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Duchesne County K-9 dies after battling aggressive, terminal cancer

(Duchesne County Sheriff's Office)


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SALT LAKE CITY — A former Duchesne County sheriff's K-9 died Tuesday after suddenly losing her eyesight and the ability to walk.

Q, one of two K-9s with the sheriff's office, was diagnosed with “a fast-acting, very aggressive form" of terminal cancer earlier this summer, according to her handler, Duchesne County Sheriff's Cpl. Morant Harrison. She was medically retired from the sheriff's office last Friday.

Shortly after she was retired, Q lost sight in her remaining eye and could no longer walk, a press release states. Her deteriorating condition prompted the sheriff’s office to euthanize Q on Tuesday.

The 2-year-old German Shepard underwent emergency surgery earlier this summer to remove her right eye where the cancer was found.

The veterinary specialist who treated Q gave her a few months to live and gave Harrison a list of symptoms to help him know when Q’s cancer returned and was causing her pain.

"I’ve been deeply touched by the outpouring of support from people in Duchesne County and beyond following our announcement of Q’s cancer diagnosis," said Sheriff David Boren. "The support and offers of assistance we’ve received in the past four days have helped sustain Cpl. Harrison and his family during this difficult time, and have been a huge comfort to the men and women of the sheriff’s office."

Q was buried with honors Tuesday evening on Harrison’s farm in a casket built by inmates who are enrolled in the Building Trades program at the Duchesne County Jail.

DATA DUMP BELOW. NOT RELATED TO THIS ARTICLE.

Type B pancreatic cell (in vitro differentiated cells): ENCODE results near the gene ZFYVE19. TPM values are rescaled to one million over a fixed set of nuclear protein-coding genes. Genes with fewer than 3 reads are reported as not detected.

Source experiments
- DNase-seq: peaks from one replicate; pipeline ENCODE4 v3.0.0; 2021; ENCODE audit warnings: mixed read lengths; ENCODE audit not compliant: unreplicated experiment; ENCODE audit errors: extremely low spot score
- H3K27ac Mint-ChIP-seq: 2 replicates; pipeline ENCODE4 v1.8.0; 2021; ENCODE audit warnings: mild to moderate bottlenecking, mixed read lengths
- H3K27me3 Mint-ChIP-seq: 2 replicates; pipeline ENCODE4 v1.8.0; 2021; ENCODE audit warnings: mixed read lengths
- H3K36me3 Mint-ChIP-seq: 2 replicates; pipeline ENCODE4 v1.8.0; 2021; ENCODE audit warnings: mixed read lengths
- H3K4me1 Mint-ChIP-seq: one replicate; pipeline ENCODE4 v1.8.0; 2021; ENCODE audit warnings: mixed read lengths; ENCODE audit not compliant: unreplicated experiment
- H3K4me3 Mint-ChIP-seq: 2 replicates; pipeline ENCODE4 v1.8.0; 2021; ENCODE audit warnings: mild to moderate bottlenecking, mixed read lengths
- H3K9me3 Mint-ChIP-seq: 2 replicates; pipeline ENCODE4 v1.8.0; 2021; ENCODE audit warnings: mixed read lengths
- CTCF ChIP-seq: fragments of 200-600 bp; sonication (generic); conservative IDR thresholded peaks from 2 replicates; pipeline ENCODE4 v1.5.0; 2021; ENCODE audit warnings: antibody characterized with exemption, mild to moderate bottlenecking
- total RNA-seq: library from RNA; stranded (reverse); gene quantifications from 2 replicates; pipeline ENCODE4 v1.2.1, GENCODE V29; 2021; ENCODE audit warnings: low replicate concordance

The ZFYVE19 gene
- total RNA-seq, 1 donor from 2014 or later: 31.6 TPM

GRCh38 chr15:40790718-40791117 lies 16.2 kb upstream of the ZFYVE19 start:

"My wife and kids are very sad right now," Harrison said in a statement last week. "And I’m not taking it too well, as you can imagine."

Q was a very social dog, he said, unlike some police K-9s. She was never muzzled when Harrison took her to area schools, he said. Whenever Q was off-duty, Harrison's four children enjoyed playing with her.

"She's never shown any aggression unless I've given her a command," Harrison said. "She's made it very easy to be a handler."

A photo of Duchesne County Sheriff's Cpl. Morant Harrison and his K-9 partner Q, sits behind the dog's flag-draped casket during a memorial service Tuesday, Aug. 1, 2017. Q was medically retired in July following a terminal cancer diagnosis. (Photo: Duchesne County Sheriff's Office)
A photo of Duchesne County Sheriff's Cpl. Morant Harrison and his K-9 partner Q, sits behind the dog's flag-draped casket during a memorial service Tuesday, Aug. 1, 2017. Q was medically retired in July following a terminal cancer diagnosis. (Photo: Duchesne County Sheriff's Office)

The lone K-9 working at the sheriff’s office is Kimber, handled by Sgt. Jared Harrison. A new K-9 can cost up to $10,000, not including equipment and training costs for the handler.

Q's is the third K-9 death over the past few weeks. Two other police K-9s in Utah died earlier last month.

  • On July 6, Dingo, a 7-year-old Belgian Malinois with the Unified Police Department, was shot and killed while helping the U.S. Marshals Service take a violent fugitive into custody.
    • Three days earlier, Endy, an 8-year-old Belgian Malinois with the Cache County Sheriff's Office, died from heat exhaustion after investigators say his handler left him in the back of a patrol vehicle in direct sunlight for nearly 12 hours.

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Utah
Ashley Stilson

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